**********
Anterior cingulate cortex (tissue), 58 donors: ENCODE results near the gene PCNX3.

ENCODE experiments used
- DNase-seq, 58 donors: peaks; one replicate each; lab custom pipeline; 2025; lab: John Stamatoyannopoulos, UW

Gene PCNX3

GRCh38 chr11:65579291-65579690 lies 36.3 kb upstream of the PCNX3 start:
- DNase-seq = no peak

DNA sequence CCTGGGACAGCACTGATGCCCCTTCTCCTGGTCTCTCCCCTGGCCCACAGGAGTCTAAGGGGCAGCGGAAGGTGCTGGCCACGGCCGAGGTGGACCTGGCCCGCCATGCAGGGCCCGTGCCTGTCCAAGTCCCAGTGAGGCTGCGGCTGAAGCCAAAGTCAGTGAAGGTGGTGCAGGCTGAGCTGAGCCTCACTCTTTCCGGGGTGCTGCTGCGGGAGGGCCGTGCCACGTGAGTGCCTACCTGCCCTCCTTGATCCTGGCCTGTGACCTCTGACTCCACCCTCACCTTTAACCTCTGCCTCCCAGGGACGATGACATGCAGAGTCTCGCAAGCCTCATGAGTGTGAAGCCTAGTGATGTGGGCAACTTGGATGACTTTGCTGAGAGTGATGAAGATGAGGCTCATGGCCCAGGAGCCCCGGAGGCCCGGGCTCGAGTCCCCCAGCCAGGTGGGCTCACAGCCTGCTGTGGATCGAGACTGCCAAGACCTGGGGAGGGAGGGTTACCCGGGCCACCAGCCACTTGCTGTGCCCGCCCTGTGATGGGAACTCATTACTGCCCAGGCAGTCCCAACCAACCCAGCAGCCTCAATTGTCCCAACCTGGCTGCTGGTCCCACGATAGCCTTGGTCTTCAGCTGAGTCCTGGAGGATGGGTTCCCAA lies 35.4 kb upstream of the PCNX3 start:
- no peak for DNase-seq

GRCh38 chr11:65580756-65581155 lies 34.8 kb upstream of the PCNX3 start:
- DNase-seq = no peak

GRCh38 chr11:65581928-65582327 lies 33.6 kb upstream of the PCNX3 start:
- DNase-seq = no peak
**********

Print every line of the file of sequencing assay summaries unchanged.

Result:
Anterior cingulate cortex (tissue), 58 donors: ENCODE results near the gene PCNX3.

ENCODE experiments used
- DNase-seq, 58 donors: peaks; one replicate each; lab custom pipeline; 2025; lab: John Stamatoyannopoulos, UW

Gene PCNX3

GRCh38 chr11:65579291-65579690 lies 36.3 kb upstream of the PCNX3 start:
- DNase-seq = no peak

DNA sequence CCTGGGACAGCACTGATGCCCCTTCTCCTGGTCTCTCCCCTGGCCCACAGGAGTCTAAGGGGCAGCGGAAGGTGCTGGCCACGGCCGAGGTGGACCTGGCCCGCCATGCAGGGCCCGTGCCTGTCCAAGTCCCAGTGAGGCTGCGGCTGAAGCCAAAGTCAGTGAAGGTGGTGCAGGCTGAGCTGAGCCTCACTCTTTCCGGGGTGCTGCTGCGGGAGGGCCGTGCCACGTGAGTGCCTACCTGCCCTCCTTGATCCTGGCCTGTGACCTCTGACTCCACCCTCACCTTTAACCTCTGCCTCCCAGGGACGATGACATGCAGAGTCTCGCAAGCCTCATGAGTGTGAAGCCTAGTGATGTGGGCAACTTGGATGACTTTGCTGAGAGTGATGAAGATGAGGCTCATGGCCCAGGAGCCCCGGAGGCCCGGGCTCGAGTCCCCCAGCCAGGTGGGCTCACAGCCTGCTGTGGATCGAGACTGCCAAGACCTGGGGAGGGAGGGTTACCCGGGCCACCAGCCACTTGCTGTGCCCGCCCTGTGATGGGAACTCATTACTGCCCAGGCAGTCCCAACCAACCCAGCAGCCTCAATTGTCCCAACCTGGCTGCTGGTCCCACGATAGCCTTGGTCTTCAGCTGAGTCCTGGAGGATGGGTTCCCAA lies 35.4 kb upstream of the PCNX3 start:
- no peak for DNase-seq

GRCh38 chr11:65580756-65581155 lies 34.8 kb upstream of the PCNX3 start:
- DNase-seq = no peak

GRCh38 chr11:65581928-65582327 lies 33.6 kb upstream of the PCNX3 start:
- DNase-seq = no peak